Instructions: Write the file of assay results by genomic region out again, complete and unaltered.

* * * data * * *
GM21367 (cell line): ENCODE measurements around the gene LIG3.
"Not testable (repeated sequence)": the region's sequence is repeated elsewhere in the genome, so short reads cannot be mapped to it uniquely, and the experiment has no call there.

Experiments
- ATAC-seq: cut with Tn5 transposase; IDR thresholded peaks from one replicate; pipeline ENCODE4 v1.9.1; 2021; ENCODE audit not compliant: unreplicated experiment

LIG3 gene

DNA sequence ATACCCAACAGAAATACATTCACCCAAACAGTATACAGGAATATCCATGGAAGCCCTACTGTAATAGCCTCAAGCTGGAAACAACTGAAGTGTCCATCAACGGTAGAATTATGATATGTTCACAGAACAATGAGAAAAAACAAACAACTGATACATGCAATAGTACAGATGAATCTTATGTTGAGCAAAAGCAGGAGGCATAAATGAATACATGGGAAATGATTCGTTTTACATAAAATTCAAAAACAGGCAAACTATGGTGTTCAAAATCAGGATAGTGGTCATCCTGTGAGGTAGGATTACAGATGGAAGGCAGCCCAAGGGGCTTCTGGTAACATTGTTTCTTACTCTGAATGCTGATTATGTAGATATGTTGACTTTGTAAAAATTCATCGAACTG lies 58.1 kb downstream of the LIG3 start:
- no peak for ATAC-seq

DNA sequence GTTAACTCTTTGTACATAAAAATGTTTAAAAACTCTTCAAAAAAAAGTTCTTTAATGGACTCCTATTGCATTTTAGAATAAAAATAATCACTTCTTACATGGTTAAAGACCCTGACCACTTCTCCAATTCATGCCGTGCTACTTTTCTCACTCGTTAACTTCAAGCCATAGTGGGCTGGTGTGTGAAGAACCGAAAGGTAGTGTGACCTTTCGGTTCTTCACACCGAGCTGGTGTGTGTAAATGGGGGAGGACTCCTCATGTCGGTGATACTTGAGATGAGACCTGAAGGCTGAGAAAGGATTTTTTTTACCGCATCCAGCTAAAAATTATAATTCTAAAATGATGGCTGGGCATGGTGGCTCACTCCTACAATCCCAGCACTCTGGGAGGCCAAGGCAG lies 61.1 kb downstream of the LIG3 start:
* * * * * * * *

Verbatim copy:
GM21367 (cell line): ENCODE measurements around the gene LIG3.
"Not testable (repeated sequence)": the region's sequence is repeated elsewhere in the genome, so short reads cannot be mapped to it uniquely, and the experiment has no call there.

Experiments
- ATAC-seq: cut with Tn5 transposase; IDR thresholded peaks from one replicate; pipeline ENCODE4 v1.9.1; 2021; ENCODE audit not compliant: unreplicated experiment

LIG3 gene

DNA sequence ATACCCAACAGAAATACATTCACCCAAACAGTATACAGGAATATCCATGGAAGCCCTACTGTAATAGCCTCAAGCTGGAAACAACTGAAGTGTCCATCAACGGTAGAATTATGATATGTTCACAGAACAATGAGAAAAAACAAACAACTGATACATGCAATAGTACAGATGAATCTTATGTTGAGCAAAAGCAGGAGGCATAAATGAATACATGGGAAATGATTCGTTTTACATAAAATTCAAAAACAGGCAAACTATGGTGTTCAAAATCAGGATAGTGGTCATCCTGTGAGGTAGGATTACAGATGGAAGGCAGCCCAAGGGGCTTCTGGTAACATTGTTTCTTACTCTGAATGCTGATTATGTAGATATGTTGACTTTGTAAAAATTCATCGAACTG lies 58.1 kb downstream of the LIG3 start:
- no peak for ATAC-seq

DNA sequence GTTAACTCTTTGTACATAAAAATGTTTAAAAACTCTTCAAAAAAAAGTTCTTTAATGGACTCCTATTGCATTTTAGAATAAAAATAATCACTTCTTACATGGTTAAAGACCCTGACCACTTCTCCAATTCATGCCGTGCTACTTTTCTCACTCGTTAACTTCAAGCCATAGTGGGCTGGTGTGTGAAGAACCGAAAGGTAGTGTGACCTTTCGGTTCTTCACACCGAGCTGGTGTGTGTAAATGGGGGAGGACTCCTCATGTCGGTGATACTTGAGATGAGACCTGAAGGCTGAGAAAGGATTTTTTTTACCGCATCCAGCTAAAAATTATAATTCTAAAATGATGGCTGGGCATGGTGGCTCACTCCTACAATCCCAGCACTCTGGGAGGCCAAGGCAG lies 61.1 kb downstream of the LIG3 start: